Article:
Our work has informed the biggest expansion in the social safety net in South Africa since the early 2000s. Based on our advice, the South African government rolled out a new monthly grant (Social Relief of Distress Grant) which has been reaching up to 10.5 million unemployed people.
Between March 2020 and June 2022, the government spent an additional ZAR 97.5 billion (£4.87 billion) on support for poor and unemployed South Africans based on recommendations made in our policy briefing notes. In October 2022, our briefing note on grant design influenced the National Treasury's decision to allocate an additional ZAR 36 billion to extend the Social Relief of Distress grant for unemployed working-age individuals until March 2024. Our latest briefing note on grant design (October 2023) has once again encouraged the National Treasury to extend the grant to March 2025, with an allocation of ZAR 34 billion to finance this extension.
To date our team at Oxford have produced five policy briefing notes, often in collaboration with colleagues at Duke University or the Southern Africa Labour and Development Research Unit at the University of Cape Town. These briefing notes detail the reviewed evidence or conducted simulations on questions identified by the PMO and have been used in key decisions by the presidency and circulated widely in government, including to the President, cabinet and decision making structures responsible for social protection.
Evidence on how best to provide emergency relief to people who are unemployed and in poverty.
Alongside the Southern Africa Labour and Development Research Unit at the University of Cape Town and the Institute for Economic Justice, as well as the Pay The Grants coalition of civil society organisations and trade unions, we lobbied the government to change the mode of delivery for emergency relief from food parcels to cash.
Permanent grant options for the unemployed that could replace the emergency poverty relief measures adopted during the pandemic.
Based on our recommendations, government set up and then extended a new emergency cash grant for the unemployed from May 2020, titled the Social Relief of Distress Grant (SRD). This was initially designed as emergency relief during lockdown, but, based in part on our recommendations, was extended to March 2023 while consultations occur on a longer-term system to support the unemployed.
Evidence on how to target grant funds to reduce unfair exclusions and to support a package of job search support services accessible when jobseekers collect their unemployment assistance.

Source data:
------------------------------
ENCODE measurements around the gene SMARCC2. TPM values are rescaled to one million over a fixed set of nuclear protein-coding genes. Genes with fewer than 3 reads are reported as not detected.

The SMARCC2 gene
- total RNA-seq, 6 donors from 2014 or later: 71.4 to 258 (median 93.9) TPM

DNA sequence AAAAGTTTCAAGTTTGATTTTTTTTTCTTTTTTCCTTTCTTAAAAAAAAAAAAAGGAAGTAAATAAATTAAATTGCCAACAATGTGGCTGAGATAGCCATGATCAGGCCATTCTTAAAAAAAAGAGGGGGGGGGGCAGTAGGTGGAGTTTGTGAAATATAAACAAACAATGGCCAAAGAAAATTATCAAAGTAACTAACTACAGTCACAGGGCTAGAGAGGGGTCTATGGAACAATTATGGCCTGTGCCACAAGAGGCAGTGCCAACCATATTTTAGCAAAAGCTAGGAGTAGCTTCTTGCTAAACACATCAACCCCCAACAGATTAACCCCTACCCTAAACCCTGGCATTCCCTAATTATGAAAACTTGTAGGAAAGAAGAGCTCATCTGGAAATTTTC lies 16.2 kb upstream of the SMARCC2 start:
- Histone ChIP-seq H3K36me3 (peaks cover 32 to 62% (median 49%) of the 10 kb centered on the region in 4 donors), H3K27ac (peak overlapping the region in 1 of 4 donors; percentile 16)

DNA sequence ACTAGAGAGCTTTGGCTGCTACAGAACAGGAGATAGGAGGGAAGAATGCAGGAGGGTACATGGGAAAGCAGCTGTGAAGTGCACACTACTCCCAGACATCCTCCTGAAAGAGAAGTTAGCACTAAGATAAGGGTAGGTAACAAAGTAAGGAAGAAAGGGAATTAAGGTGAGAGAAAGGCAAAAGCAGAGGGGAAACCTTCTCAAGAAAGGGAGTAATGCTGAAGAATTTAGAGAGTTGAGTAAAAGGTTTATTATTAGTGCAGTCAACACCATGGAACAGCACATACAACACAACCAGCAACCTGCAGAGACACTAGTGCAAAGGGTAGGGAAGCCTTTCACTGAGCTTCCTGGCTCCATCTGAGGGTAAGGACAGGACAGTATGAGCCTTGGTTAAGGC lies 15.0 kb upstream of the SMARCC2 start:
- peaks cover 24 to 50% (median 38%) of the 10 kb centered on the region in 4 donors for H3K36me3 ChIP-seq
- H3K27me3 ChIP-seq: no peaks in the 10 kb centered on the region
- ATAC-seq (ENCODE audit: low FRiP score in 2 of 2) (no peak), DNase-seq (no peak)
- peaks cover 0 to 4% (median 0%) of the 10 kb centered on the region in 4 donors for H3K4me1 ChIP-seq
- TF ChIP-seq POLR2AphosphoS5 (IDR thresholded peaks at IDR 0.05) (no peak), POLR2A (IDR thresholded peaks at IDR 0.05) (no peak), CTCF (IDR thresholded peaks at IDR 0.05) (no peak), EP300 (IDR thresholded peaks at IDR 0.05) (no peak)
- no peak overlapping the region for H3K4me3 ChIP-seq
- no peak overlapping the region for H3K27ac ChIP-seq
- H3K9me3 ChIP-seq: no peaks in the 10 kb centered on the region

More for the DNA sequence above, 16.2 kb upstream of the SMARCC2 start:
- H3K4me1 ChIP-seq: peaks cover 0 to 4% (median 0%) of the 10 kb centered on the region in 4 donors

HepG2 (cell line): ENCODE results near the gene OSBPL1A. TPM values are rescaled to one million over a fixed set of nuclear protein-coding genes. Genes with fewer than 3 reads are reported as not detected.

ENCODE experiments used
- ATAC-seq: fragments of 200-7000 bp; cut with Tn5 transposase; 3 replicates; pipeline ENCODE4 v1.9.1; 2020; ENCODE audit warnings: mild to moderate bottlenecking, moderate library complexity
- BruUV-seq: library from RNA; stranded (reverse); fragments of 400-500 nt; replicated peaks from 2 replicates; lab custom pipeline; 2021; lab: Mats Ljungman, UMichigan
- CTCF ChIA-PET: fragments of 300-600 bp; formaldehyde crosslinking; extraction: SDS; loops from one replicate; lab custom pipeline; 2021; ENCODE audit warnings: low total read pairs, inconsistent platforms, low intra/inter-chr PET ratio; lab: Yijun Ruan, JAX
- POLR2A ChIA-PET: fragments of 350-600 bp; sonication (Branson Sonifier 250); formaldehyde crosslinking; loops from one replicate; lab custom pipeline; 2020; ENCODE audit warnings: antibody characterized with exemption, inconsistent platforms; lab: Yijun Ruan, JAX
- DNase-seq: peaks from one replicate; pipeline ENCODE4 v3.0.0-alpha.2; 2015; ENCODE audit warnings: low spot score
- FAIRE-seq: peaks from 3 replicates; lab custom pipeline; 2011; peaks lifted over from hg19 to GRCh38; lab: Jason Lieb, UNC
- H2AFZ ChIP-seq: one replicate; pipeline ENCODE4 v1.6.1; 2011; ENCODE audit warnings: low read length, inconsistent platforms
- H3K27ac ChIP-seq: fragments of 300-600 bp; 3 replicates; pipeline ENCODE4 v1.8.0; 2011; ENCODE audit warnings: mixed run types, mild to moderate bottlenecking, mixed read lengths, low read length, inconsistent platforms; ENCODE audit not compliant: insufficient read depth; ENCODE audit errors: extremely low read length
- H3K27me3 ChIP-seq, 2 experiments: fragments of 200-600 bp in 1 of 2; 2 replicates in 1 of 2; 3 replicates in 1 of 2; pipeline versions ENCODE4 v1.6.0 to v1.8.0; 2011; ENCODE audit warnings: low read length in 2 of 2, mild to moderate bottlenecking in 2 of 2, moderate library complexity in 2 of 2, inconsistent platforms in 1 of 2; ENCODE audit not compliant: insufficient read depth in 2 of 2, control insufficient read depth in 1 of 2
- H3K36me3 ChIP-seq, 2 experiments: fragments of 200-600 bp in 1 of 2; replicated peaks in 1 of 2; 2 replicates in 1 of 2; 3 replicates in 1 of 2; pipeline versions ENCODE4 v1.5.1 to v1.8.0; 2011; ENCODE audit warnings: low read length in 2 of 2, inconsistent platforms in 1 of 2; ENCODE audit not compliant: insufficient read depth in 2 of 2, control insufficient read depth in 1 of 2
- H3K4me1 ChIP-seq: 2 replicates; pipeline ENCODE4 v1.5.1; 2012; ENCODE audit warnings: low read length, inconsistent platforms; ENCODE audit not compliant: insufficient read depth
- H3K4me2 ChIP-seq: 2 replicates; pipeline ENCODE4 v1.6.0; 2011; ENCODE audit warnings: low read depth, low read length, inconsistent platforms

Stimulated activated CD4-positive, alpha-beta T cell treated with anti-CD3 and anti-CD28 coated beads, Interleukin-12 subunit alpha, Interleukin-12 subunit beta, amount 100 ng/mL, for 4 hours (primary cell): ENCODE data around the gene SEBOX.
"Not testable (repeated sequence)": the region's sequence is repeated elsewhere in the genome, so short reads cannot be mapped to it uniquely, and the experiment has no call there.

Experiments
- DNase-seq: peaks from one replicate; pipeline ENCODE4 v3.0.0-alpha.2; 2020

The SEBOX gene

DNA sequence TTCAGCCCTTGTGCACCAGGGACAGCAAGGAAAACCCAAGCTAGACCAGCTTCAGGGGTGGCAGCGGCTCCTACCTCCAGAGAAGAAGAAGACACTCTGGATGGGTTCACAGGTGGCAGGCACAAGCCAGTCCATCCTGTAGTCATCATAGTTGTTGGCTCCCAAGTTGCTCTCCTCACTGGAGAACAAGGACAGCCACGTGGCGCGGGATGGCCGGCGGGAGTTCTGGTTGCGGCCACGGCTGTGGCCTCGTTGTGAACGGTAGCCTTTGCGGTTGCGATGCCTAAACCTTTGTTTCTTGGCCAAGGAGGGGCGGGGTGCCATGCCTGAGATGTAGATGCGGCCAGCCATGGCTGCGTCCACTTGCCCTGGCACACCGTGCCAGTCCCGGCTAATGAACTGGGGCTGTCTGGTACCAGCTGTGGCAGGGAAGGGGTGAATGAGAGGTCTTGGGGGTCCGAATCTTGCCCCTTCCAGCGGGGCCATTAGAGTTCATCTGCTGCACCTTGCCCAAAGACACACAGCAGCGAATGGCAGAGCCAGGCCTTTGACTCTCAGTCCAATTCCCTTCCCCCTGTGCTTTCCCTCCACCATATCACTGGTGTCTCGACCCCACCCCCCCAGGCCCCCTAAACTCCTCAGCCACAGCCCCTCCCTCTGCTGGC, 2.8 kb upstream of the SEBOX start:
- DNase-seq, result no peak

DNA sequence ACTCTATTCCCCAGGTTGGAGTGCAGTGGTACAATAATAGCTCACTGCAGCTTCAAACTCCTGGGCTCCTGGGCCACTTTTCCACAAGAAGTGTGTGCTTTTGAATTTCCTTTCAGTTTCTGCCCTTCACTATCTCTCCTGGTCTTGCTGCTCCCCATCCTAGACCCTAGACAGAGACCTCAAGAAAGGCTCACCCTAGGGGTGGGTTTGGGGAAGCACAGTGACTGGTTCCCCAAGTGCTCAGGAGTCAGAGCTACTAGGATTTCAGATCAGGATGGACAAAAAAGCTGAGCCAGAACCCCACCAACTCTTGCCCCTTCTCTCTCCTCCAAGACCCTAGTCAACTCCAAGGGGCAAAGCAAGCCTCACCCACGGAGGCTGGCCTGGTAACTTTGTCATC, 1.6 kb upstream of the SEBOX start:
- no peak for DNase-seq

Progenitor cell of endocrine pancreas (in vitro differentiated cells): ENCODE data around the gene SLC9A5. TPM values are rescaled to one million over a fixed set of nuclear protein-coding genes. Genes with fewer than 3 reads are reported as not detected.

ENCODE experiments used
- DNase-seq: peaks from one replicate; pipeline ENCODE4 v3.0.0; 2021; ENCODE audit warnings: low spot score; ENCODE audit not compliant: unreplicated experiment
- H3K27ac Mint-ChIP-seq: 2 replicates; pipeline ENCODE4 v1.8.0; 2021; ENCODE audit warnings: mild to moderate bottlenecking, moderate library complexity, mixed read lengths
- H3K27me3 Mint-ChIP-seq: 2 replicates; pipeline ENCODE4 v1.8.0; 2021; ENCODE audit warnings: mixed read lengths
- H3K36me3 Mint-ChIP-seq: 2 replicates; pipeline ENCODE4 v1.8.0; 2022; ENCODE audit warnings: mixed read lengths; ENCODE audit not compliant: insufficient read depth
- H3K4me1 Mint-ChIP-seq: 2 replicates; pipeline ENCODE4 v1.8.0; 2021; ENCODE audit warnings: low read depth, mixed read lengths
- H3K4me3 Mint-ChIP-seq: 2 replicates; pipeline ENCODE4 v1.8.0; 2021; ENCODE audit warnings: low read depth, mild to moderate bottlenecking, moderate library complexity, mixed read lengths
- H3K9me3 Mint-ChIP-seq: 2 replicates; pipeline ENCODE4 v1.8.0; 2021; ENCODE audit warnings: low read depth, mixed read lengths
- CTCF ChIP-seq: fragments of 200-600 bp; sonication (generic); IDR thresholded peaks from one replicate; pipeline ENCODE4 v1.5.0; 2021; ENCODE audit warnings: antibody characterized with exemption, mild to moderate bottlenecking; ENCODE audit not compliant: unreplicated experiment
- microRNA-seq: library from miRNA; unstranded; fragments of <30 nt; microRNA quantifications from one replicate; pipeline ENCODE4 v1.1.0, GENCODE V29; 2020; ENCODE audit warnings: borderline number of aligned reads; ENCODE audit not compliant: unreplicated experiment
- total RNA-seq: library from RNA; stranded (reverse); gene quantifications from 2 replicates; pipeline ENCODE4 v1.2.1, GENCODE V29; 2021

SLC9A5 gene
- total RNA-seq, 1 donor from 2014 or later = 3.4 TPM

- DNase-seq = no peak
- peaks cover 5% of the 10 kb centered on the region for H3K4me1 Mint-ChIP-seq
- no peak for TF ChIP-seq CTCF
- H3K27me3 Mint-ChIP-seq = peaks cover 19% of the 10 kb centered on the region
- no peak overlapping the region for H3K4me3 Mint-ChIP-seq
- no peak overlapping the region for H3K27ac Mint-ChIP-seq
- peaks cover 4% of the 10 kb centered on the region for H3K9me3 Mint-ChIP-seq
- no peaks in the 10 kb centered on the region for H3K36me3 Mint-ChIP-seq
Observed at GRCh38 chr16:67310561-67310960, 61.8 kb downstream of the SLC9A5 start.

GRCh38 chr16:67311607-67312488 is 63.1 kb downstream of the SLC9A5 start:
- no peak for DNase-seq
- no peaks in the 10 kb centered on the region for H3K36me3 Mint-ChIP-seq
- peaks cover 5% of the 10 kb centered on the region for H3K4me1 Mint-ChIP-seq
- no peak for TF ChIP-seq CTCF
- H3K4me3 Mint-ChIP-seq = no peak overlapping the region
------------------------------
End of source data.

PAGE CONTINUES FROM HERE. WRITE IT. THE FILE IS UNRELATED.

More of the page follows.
Based on the recommendations in our report, on 26 October 2022, National Treasury announced that the SRD would be extended until March 2024, with an allocation for up to R52 billion for the year.
Recommend potential reforms to the national youth wage subsidy, called the Employment Tax Incentive (ETI).
Based on the policy note produced by the team, the government committed to redesign the ETI and increase the amount spent on the policy by ZAR 2.35 billion (£120 million) per year.
Recommendations on how to improve the design of the special COVID-19 Social Relief of Distress (SRD) Grant to enhance its impact on poverty reduction.
In this working paper, we model the effects of different targeting rules, income eligibility thresholds, and grant amounts for the SRD grant on the number of beneficiaries, coverage of the poor, incidence of poverty, and cost of the grant. On the basis of these results, we recommend that the budget allocation to the grant be increased. We propose four immediate methods to increase the potential impacts of the grant while a) keeping the cost within a fiscally feasible range and b) ensuring that the number of beneficiaries can be varied if needed depending on the fiscal situation.
Our work with the South African presidency was recently recognised with the Vice-Chancellor’s Innovation & Engagement Awards. This prestigious award is granted to celebrate research undertaken at the University of Oxford that makes a positive difference to the economy and society.
Read more about this award from an article by the Blavatnik School of Government.
We recently received an Economic and Social Research Council Impact Acceleration Account award for impact work related to the scaling up of an intervention to help workseekers signal their skills to employers and find jobs. This work is covered in our reports, above.
Kate Orkin received an Oxford Policy Engagement Network Fellowship to fund engagement with government.
Kate Orkin has received the ESRC Impact Award for Outstanding Public Policy Impact for her role advising the South African government during COVID-19 and beyond. She influenced £4.87 billion in spending that helped 28.5 million people and saved 5.5 million from extreme poverty.
Read more about this work from an article by the University of Oxford.
Social media coverage on the award: